By Steven Schwab
Endings are weird.
First of all, endings never actually happen. There is always something that comes after a supposed ending: credits, applause, maybe hesitation and questions. There too is that good old cliche, “When one door closes, another one opens.” This leads us to easily extrapolate that when one ending occurs a beginning does as well. An ending brings the close of something but the opening of something else. So, to that effect, an ending is a beginning? An ending isn’t really an ending? Endings don’t exist? I’m confused.
Endings are confusing.
In a good book, a rewarding plot will finish, thereby opening the floodgate for a billion other questions. A good movie will leave the audience applauding, dumbstruck at a giant screen, sometimes clapping even though it is fruitless as the actors will never hear you (sorry, that’s a pet peeve of mine!) as well as likely begging for a sequel. In a play, the shutting curtain elicits deserving, rightful applause as the cast soon rushes out to be honored. These endings we, for the the most part, love! We have resolution, hope for more to come, and we are genuinely grateful to have had the chance to experience what we did experience.
Endings are good.
Then why do we dread the end of things like adventures, experiences, and bridge years? Being at home when the majority of my peers remained abroad snap chatting away their daily lives and sometimes counting down their days provided me with some time to reflect on when a bridge year ends.
First, I think it is important to consider when a bridge year begins. It’ll help give some context and provide some structure to figure out when it ends. Some may attest that it begins when you arrive “in-country,” in your new home, raring and ready to jump into the months ahead. Maybe it started when we finally arrived on campus after months of waiting and the reality of our new adventures finally settled in. But, I’d say no. It started when we made that decision to go away for a year and the logistics fell into place that we were going on this extraordinary little adventure.
So, beginnings come before endings. Yes. Very true.
So now that we know when it started; of course the question returns: when does it end? Most would say when you return home and break the immersion, stop the volunteering, and finish exploring your new but now old home. You return to the normalcy that maybe you were once trying to escape. You embrace the life you used to have at least in some way, ease into old routines, and start to put your year behind you so that you can put those newly discovered and/or honed skills to the test.
But, having been “home” for over two months now (incredibly shocking to even write that down) I can say that my bridge year is certainly not over. (Of course, it isn’t over because I chose to continue the program albeit my change of scenery.)
The point is that bridge years don’t end when you return home.
A bridge year is a lot more than just a collection of experiences in a place far away from home where (for us Tufts Fellows) we have learned and/or honed different languages, maybe lived with a host family, and volunteered at a local organization. It is true that it should feel like the bridge year journey is ending or has already ended. That is because part of it has. For some of us, (Brazil Fellows) we are no longer in country, working at a local organization, speaking Portuguese all the time, or living with a host family. But, that does not mean that the journey is over or that the year is done. No. Not at all.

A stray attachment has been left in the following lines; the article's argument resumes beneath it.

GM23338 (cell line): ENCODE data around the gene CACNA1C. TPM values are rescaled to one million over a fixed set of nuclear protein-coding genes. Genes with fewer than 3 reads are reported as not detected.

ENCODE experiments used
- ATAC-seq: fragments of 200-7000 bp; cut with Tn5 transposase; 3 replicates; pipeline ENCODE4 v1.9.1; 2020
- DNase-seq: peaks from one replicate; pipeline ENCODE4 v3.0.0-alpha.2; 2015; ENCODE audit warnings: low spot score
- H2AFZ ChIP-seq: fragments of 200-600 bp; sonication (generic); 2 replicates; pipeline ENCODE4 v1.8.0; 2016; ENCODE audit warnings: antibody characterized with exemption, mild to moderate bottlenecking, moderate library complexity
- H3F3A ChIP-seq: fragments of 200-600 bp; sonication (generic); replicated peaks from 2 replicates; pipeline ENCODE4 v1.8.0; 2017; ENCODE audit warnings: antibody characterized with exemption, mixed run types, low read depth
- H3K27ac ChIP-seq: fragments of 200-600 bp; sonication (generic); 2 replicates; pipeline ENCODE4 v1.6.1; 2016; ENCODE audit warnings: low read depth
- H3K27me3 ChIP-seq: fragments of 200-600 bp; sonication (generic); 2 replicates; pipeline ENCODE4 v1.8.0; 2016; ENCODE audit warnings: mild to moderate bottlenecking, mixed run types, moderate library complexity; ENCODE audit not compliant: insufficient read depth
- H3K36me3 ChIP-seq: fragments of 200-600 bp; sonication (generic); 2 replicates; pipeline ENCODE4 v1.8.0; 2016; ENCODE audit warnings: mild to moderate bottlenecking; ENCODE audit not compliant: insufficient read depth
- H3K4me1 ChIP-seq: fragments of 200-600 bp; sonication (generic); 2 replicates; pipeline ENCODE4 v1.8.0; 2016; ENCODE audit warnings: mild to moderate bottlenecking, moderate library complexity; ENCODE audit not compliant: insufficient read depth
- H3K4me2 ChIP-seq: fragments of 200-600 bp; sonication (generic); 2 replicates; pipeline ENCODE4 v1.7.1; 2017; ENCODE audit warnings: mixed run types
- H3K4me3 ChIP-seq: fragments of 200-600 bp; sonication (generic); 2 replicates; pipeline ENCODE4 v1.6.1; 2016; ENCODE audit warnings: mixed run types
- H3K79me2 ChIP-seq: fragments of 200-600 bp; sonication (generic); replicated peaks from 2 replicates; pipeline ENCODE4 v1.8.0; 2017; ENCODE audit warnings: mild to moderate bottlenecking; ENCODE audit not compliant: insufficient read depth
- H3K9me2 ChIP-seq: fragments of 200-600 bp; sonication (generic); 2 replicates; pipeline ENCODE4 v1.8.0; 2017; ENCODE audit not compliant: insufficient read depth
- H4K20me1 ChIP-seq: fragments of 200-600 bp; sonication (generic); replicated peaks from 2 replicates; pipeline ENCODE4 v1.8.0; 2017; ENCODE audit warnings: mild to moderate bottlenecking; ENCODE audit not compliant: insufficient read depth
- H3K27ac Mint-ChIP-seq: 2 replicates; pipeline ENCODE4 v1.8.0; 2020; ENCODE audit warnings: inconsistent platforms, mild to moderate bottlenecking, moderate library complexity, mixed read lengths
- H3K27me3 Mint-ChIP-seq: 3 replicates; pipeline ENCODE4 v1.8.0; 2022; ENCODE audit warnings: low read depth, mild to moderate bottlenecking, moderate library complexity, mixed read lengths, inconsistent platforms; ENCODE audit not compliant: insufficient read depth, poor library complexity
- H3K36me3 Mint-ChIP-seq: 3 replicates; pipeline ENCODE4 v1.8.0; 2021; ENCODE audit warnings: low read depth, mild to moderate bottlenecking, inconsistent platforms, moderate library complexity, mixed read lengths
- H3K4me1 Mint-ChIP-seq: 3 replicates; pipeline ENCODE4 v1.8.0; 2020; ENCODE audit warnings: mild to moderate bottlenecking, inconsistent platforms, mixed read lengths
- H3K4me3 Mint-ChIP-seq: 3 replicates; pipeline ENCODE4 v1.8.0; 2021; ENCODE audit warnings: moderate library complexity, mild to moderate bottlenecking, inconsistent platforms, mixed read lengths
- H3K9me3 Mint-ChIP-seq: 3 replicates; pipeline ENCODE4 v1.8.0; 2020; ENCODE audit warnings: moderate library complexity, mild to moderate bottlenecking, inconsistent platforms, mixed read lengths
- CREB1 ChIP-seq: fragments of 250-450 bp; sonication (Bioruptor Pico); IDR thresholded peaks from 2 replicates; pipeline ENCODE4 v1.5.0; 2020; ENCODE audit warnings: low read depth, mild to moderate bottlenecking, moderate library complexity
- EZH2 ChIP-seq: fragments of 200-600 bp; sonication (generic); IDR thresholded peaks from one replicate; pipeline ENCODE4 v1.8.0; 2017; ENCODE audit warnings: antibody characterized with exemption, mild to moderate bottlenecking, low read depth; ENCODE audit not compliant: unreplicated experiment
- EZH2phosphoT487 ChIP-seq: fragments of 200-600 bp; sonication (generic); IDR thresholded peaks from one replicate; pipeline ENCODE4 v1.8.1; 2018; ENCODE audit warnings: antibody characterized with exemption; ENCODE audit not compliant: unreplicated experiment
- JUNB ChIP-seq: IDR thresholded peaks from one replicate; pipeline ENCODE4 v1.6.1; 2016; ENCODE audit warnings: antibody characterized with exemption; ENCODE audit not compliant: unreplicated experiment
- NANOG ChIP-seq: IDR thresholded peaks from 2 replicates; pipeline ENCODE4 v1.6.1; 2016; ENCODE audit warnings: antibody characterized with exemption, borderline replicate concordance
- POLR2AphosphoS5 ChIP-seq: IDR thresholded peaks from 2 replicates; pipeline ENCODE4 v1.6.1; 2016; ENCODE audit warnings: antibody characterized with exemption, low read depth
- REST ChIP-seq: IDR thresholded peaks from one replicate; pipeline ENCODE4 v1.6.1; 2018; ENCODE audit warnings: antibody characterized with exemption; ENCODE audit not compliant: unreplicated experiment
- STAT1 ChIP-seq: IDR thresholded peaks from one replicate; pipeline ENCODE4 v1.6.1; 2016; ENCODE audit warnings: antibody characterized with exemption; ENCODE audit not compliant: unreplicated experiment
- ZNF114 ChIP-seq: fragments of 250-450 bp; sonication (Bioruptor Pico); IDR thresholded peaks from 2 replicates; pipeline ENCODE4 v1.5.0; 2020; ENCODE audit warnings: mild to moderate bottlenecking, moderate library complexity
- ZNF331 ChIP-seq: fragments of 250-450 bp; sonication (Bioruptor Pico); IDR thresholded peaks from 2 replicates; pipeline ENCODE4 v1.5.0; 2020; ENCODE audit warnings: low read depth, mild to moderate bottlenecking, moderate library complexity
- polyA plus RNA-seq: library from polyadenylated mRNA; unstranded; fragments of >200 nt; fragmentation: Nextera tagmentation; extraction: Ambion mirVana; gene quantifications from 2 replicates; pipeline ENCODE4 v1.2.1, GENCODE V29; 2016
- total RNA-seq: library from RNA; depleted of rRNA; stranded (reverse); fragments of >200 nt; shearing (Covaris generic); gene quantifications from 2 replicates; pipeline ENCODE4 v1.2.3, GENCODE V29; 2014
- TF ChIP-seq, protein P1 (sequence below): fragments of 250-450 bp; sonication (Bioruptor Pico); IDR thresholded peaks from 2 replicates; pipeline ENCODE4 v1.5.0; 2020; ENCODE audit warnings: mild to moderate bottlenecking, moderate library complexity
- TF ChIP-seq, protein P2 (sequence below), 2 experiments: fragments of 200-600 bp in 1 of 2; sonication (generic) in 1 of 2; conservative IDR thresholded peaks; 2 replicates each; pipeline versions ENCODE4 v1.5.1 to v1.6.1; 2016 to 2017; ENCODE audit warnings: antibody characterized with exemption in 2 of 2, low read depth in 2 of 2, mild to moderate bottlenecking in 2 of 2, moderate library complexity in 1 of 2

Bridge years continue when you return home.
Those returning from a bridge year can attest that you transform into a different person. It is likely that you were in fact a different person as you worked abroad (In my experience speaking a different language has the effect of changing who you are, at least changing the expression of who you are) . In Portuguese, I found it very difficult to be the “me” that I know I am and experience everyday at home. You don’t have the proper language mastery to completely show who you are and, because you are in a (likely) completely different context, you aren’t going to be exactly who you were at home. But, when you return home, you don’t automatically revert into the person that you were! That is not how “growing” works! You will discover how much your experiences “abroad” affected you and how you are now another completely different person (a composite of who you were abroad and who you were at home). You are a new-and-improved version and it’s great to be able to experience yourself be that new-and-improved self (You probably won’t notice it right off the bat and might not for a little bit until you have more experiences that draw that version out of you).
So, bridge years continue at home because you can’t help but bring all of your experiences, revelations, and changes home with you. You might not be able to physically bring a part of the country back with you, but regardless, pieces of that country will return with you in ways you realize and ways you don’t.
So, is this to say that bridge years don’t have an ending? I don’t know. Like I said, endings are confusing and weird. That being said though, you have some power to determine whether or not it has ended and, to that effect, what parts have ended. You can flip that proverbial page in your diary of life and start a new chapter. I know that I am anxious to do that soon! It is cathartic and I am so very excited to continue and see what the next few months and four years hold for me.